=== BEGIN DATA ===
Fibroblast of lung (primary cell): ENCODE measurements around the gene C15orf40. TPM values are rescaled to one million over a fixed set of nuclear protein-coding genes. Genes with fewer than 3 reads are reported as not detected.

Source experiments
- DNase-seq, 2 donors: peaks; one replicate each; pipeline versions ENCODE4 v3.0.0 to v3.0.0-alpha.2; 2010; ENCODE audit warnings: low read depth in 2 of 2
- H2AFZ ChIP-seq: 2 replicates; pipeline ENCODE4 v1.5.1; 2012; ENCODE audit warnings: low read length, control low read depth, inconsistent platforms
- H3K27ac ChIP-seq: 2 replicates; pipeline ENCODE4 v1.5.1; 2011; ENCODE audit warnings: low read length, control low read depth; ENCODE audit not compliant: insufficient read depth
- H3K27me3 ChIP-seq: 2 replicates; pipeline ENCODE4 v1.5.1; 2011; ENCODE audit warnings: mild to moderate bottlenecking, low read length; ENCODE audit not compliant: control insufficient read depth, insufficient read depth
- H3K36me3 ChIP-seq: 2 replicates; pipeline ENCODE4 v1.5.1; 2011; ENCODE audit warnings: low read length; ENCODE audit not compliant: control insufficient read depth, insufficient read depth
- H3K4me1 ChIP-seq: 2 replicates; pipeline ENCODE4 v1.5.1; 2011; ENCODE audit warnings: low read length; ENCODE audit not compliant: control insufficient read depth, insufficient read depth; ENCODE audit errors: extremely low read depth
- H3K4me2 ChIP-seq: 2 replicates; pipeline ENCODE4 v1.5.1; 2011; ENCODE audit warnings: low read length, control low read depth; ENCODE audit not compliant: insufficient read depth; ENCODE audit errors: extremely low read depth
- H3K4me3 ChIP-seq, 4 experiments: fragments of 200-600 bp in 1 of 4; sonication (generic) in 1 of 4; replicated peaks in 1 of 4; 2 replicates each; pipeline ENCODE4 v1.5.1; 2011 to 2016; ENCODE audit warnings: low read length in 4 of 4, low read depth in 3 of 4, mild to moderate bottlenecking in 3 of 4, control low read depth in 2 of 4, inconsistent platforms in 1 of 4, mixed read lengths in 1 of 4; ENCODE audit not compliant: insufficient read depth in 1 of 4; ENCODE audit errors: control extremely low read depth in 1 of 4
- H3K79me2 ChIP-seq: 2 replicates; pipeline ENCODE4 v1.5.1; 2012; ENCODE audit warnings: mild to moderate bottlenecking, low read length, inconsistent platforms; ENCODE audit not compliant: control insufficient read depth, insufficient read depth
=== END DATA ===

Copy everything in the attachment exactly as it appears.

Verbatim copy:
Fibroblast of lung (primary cell): ENCODE measurements around the gene C15orf40. TPM values are rescaled to one million over a fixed set of nuclear protein-coding genes. Genes with fewer than 3 reads are reported as not detected.

Source experiments
- DNase-seq, 2 donors: peaks; one replicate each; pipeline versions ENCODE4 v3.0.0 to v3.0.0-alpha.2; 2010; ENCODE audit warnings: low read depth in 2 of 2
- H2AFZ ChIP-seq: 2 replicates; pipeline ENCODE4 v1.5.1; 2012; ENCODE audit warnings: low read length, control low read depth, inconsistent platforms
- H3K27ac ChIP-seq: 2 replicates; pipeline ENCODE4 v1.5.1; 2011; ENCODE audit warnings: low read length, control low read depth; ENCODE audit not compliant: insufficient read depth
- H3K27me3 ChIP-seq: 2 replicates; pipeline ENCODE4 v1.5.1; 2011; ENCODE audit warnings: mild to moderate bottlenecking, low read length; ENCODE audit not compliant: control insufficient read depth, insufficient read depth
- H3K36me3 ChIP-seq: 2 replicates; pipeline ENCODE4 v1.5.1; 2011; ENCODE audit warnings: low read length; ENCODE audit not compliant: control insufficient read depth, insufficient read depth
- H3K4me1 ChIP-seq: 2 replicates; pipeline ENCODE4 v1.5.1; 2011; ENCODE audit warnings: low read length; ENCODE audit not compliant: control insufficient read depth, insufficient read depth; ENCODE audit errors: extremely low read depth
- H3K4me2 ChIP-seq: 2 replicates; pipeline ENCODE4 v1.5.1; 2011; ENCODE audit warnings: low read length, control low read depth; ENCODE audit not compliant: insufficient read depth; ENCODE audit errors: extremely low read depth
- H3K4me3 ChIP-seq, 4 experiments: fragments of 200-600 bp in 1 of 4; sonication (generic) in 1 of 4; replicated peaks in 1 of 4; 2 replicates each; pipeline ENCODE4 v1.5.1; 2011 to 2016; ENCODE audit warnings: low read length in 4 of 4, low read depth in 3 of 4, mild to moderate bottlenecking in 3 of 4, control low read depth in 2 of 4, inconsistent platforms in 1 of 4, mixed read lengths in 1 of 4; ENCODE audit not compliant: insufficient read depth in 1 of 4; ENCODE audit errors: control extremely low read depth in 1 of 4
- H3K79me2 ChIP-seq: 2 replicates; pipeline ENCODE4 v1.5.1; 2012; ENCODE audit warnings: mild to moderate bottlenecking, low read length, inconsistent platforms; ENCODE audit not compliant: control insufficient read depth, insufficient read depth